US Dietary Guidelines Advisory Committee confirms dairy’s place in diet
Members of the US Dietary Guidelines Advisory Committee (DGAC) have confirmed that dairy products should maintain a central, important role in federal nutrition recommendations for people beginning at a very early age, the International Dairy Foods Association (IDFA) reports.
In addition to maintaining three servings of dairy per day, the committee found strong evidence pointing to positive health outcomes from dairy foods. In fact, a diet including low-fat and fat-free dairy, legumes, whole grains, fruits and vegetables is considered the ideal, healthy dietary pattern for all ages.
In other key findings from their draft scientific report, the DGAC highlighted new evidence strengthening dairy’s role in maintaining bone health for adults. For mothers, the committee dispelled misinformation about dairy’s link to asthma, saying there is no association between a mother’s consumption of dairy and the development of asthma in children.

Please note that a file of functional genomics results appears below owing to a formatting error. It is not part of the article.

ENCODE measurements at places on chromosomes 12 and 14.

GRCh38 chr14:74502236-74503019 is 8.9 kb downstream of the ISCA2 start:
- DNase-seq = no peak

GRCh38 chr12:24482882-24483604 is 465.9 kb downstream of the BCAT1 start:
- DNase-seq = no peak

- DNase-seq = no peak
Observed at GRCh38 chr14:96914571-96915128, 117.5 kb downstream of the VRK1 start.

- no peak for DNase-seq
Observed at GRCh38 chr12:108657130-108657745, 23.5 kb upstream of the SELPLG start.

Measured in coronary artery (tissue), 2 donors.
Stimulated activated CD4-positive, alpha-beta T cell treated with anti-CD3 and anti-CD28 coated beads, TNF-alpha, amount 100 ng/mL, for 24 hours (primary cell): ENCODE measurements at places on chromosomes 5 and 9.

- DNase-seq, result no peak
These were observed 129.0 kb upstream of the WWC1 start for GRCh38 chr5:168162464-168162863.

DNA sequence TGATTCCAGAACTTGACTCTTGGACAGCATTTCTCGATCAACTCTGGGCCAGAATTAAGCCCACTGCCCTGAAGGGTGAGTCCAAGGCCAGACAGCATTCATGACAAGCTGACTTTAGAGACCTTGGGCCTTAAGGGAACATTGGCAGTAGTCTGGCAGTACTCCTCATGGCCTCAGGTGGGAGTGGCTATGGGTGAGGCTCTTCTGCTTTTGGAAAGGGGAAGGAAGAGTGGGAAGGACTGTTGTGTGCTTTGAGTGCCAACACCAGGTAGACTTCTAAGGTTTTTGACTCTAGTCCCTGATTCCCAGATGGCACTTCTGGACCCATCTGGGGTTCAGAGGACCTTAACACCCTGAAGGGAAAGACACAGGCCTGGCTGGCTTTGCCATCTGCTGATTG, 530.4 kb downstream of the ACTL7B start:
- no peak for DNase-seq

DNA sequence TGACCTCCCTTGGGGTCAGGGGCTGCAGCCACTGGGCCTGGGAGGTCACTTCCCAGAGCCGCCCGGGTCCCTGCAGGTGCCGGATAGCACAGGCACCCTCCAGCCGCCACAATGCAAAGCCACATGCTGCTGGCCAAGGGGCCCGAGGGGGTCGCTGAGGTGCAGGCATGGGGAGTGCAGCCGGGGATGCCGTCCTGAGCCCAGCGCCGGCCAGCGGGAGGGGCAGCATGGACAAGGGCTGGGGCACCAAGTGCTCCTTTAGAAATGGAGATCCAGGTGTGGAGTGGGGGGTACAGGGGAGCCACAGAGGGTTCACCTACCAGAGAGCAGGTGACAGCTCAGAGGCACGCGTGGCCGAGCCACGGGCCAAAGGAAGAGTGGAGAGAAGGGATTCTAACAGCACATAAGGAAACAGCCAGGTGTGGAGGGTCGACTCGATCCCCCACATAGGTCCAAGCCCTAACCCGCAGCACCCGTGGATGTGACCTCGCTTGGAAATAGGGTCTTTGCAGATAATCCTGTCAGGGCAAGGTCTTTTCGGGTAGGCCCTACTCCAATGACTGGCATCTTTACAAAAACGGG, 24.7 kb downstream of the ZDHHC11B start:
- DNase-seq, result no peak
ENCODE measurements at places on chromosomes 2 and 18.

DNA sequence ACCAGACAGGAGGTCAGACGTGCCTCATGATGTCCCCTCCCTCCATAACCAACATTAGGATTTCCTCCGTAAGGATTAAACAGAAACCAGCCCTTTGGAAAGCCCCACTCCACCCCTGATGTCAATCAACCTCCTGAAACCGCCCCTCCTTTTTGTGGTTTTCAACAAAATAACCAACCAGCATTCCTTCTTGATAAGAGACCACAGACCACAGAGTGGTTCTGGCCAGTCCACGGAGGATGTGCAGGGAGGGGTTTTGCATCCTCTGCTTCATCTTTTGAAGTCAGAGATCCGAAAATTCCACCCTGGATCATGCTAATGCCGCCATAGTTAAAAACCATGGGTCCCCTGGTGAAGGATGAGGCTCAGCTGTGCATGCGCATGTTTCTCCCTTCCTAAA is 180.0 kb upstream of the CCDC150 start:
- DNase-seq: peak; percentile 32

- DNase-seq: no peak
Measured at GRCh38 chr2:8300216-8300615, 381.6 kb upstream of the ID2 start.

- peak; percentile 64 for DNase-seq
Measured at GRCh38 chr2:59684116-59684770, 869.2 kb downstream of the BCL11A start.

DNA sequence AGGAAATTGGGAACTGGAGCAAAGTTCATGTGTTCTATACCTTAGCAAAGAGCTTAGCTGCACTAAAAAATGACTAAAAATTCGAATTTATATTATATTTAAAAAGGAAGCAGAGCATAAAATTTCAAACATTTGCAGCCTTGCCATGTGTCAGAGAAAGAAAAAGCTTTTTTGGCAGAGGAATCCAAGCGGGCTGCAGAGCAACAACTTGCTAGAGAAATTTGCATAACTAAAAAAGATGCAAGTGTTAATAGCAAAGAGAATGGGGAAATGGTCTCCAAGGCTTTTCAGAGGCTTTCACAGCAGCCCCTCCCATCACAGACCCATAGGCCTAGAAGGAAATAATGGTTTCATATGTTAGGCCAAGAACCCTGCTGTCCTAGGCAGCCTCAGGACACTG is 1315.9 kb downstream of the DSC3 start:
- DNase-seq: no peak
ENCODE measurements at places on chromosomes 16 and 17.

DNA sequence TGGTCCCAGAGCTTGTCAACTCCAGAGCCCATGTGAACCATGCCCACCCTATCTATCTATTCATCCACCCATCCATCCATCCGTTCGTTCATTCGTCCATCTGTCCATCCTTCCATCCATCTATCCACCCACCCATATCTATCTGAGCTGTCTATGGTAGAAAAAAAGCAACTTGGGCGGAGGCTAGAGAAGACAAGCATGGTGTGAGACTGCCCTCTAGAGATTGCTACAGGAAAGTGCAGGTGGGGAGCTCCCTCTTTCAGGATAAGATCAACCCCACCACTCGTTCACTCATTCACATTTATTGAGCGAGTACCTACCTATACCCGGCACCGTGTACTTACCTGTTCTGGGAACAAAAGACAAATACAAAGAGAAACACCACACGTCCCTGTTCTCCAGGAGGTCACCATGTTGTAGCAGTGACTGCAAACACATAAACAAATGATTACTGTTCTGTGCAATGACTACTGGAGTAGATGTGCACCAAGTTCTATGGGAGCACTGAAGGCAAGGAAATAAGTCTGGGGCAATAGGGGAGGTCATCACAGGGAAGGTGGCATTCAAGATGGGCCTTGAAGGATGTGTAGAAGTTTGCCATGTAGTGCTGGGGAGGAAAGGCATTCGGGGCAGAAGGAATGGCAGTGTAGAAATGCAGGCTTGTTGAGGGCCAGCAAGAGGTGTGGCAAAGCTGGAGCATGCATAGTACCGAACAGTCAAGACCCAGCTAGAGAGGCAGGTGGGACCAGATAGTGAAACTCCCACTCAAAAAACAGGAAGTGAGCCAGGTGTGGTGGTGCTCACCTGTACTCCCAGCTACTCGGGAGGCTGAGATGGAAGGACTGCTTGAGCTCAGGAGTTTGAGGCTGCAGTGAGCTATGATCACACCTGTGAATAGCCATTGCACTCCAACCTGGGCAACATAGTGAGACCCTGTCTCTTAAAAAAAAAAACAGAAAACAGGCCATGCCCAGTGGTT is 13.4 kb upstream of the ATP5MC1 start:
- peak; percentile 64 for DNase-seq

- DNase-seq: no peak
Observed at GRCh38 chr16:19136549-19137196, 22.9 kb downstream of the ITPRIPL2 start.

And a new topic introduced in these dietary guidelines lays the groundwork for clearer nutrition recommendations for children from birth through 24 months of age, with the experts recommending small amounts of some foods including dairy foods, alongside fruits and vegetables, nut and seed products, and whole grain products, beginning at six to 12 months and continuing thereafter. For toddlers, dairy foods are particularly important for the vitamins and nutrients they provide. This recommendation could not be clearer, demonstrating what the American Academy of Pediatrics has stressed for years, that dairy plays a critical role in the diet of children to bolster long-term health.
Once again, the committee found no linkage between consumption of dairy foods and incidences of breast cancer, which should put an end to a longstanding disinformation campaign to alarm and confuse the public.
IDFA is disappointed that the reported outcomes did not include a mention of relevant scientific studies that show the benefits of dairy at each fat level. There is robust evidence to support the inclusion of dairy foods at all fat levels in recommended food patterns. With the DGAC’s role coming to an end, IDFA encourages USDA and HHS to remedy this oversight in the final guidelines to be released this year.
The conclusions offered by the Dietary Guidelines Advisory Committee firmly establish dairy as one of the most nutritionally beneficial foods in dietary patterns alongside fruits and vegetables, legumes, and whole grains. IDFA is pleased to see federal nutrition guidance continue to affirm the important nutritional contributions made by dairy foods and remind Americans that a healthy diet includes three daily servings of dairy.